“These include the eventual decision of the Public Prosecutor to prosecute, the intervening time before the matter goes to trial, the eventual verdict and any sentence meted out, and the prospect of both Faisal and I losing our parliamentary seats and stepping down as Members of Parliament if either of us is fined $2,000 or more,” Mr Singh added.

Thursday 10 February 2022

GST 9%: $6 billion Assurance Package can cover about 10 times cost of tax hike for some, says Lawrence Wong

Finance Minister pledges comprehensive measures to cushion impact for retirees, those less well-off
By Tham Yuen-C, Senior Political Correspondent, The Straits Times, 9 Feb 2022

A package that will be rolled out to cushion the impact of the impending goods and services tax (GST) hike is set to cover about 10 times the extra amount some families will spend, said Finance Minister Lawrence Wong on Wednesday (Feb 9).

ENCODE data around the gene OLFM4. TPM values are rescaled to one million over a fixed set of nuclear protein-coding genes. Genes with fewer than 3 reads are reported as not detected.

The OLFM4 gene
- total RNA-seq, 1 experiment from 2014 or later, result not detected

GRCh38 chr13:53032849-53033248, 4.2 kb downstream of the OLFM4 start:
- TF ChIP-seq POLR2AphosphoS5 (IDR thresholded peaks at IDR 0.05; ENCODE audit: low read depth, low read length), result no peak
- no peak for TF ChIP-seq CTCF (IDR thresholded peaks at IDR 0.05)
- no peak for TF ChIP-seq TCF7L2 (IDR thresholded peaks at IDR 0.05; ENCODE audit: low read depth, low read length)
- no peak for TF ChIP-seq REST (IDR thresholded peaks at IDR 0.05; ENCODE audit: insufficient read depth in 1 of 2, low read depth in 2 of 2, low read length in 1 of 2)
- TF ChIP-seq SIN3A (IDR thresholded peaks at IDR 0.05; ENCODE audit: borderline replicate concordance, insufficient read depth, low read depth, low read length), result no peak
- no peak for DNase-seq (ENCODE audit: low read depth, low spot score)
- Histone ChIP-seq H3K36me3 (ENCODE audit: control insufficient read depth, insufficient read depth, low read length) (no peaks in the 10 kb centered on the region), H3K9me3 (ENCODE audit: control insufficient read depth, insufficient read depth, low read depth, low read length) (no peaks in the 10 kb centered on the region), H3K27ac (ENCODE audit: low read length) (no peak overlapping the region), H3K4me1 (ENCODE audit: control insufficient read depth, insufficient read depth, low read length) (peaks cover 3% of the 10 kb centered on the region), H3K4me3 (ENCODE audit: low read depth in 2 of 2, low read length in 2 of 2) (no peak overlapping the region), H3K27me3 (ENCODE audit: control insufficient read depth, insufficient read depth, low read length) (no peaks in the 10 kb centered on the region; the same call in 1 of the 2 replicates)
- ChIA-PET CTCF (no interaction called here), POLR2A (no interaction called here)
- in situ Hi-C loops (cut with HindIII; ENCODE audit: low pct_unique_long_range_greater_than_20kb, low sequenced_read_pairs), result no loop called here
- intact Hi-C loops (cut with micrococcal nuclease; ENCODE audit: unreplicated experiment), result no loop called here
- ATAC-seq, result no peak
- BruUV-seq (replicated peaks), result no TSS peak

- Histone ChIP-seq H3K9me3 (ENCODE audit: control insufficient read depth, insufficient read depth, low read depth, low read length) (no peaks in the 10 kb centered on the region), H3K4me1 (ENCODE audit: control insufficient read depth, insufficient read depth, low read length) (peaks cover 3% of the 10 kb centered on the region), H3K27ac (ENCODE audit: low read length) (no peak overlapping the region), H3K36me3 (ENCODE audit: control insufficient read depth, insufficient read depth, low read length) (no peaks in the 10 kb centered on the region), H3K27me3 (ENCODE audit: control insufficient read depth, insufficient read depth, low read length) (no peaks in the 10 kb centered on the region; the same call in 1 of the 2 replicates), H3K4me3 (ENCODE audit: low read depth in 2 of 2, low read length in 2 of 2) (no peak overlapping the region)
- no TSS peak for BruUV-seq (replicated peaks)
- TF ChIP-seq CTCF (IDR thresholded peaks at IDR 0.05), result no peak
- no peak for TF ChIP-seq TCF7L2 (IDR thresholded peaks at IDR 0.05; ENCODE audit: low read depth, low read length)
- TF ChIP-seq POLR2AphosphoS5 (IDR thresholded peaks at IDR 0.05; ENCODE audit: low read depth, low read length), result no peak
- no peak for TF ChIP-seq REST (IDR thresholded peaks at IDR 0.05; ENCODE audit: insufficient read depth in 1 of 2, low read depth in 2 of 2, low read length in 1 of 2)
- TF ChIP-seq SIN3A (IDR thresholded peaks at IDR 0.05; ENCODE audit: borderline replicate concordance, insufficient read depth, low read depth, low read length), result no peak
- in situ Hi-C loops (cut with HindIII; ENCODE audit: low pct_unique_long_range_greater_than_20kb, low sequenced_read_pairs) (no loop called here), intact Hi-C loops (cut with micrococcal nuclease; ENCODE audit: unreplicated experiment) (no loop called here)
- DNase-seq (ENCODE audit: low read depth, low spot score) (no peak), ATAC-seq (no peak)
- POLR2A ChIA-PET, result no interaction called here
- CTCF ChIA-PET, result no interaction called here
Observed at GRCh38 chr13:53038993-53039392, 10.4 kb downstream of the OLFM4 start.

He was addressing people's concerns that the cost of living may go up with the tax increase, which is needed to raise additional revenue for Singapore's growing healthcare and social needs.

Mr Wong pledged that there will be a comprehensive set of measures that will offset the increase for lower- and middle-income households as well as retirees, including permanent enhancements to the GST Voucher scheme.

His video message comes amid prices rising steadily in Singapore, with core inflation hitting an eight-year high of 2.1 per cent in December, up from 1.6 per cent in November.

As groceries and utilities bills soar, some have raised concerns that the planned GST hike of two percentage points, from 7 per cent to 9 per cent, will drive up prices.

Giving a better idea of how the $6 billion Assurance Package that is meant to offset the increase will work, Mr Wong said that a couple with two children and earning $5,000 a month will receive around $6,500 in benefits under the package.

This works out to about 10 times the extra GST that they will have to pay each year, he added in the video posted to his social media accounts.

Besides these transitional offset measures, the Government will also permanently enhance the GST voucher scheme, introduced in 2012 to offset some of the cash outlays as well as medical and utilities expenses of lower-income Singaporeans, he said.